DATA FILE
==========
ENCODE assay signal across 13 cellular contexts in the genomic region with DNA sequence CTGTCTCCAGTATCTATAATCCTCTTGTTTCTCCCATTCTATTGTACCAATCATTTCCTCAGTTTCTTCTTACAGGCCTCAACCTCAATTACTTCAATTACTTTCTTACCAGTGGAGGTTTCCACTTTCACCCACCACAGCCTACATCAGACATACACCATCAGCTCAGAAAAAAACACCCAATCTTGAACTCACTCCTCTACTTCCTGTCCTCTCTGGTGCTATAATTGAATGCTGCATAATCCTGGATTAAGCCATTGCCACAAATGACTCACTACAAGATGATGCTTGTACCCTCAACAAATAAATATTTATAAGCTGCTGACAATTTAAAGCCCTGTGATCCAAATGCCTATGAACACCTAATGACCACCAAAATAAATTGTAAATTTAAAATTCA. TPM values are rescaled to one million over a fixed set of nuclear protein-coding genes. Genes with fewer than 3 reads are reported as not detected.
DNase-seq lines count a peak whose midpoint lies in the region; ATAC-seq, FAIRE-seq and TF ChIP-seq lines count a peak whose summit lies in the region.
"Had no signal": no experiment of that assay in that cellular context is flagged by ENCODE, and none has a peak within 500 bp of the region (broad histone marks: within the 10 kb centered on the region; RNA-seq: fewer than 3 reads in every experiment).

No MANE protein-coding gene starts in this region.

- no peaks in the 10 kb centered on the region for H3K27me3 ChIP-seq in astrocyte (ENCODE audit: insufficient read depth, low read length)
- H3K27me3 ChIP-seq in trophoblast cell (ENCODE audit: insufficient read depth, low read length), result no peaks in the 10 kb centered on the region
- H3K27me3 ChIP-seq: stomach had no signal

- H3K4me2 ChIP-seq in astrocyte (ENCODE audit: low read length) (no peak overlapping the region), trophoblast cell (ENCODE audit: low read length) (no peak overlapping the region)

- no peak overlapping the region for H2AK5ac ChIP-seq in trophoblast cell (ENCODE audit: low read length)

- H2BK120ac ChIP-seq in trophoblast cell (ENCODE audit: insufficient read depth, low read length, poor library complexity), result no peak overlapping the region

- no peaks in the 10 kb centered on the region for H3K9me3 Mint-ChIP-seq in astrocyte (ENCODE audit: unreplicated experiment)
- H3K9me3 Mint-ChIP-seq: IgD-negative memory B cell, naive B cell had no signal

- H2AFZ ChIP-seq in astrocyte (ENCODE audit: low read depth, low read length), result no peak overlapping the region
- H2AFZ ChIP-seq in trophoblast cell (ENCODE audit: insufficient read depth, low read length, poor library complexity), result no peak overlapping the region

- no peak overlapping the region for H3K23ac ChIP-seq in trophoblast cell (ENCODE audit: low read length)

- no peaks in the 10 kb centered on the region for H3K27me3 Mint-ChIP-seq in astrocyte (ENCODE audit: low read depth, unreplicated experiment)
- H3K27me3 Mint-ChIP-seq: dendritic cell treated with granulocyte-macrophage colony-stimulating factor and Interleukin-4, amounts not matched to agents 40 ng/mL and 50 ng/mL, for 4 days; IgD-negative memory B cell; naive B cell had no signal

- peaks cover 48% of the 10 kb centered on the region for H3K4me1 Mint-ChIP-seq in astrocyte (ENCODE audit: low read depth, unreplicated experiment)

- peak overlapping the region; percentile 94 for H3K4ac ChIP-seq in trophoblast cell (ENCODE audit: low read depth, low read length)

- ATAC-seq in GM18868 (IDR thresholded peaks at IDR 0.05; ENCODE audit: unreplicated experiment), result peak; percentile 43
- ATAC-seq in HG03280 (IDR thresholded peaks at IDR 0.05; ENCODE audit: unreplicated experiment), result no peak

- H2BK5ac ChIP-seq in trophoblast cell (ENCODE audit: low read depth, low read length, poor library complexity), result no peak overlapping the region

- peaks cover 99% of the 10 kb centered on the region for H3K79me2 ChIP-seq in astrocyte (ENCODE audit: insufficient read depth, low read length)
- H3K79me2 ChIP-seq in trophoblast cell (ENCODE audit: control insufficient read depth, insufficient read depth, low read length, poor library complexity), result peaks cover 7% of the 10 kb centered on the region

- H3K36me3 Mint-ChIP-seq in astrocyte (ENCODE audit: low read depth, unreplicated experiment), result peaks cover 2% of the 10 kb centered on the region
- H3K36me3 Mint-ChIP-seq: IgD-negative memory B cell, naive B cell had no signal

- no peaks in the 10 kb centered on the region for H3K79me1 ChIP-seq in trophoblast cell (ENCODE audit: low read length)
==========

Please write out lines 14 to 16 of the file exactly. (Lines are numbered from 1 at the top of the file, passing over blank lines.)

- H2AFZ ChIP-seq in trophoblast cell (ENCODE audit: insufficient read depth, low read length, poor library complexity), result no peak overlapping the region

- no peak overlapping the region for H3K23ac ChIP-seq in trophoblast cell (ENCODE audit: low read length)

- no peaks in the 10 kb centered on the region for H3K27me3 Mint-ChIP-seq in astrocyte (ENCODE audit: low read depth, unreplicated experiment)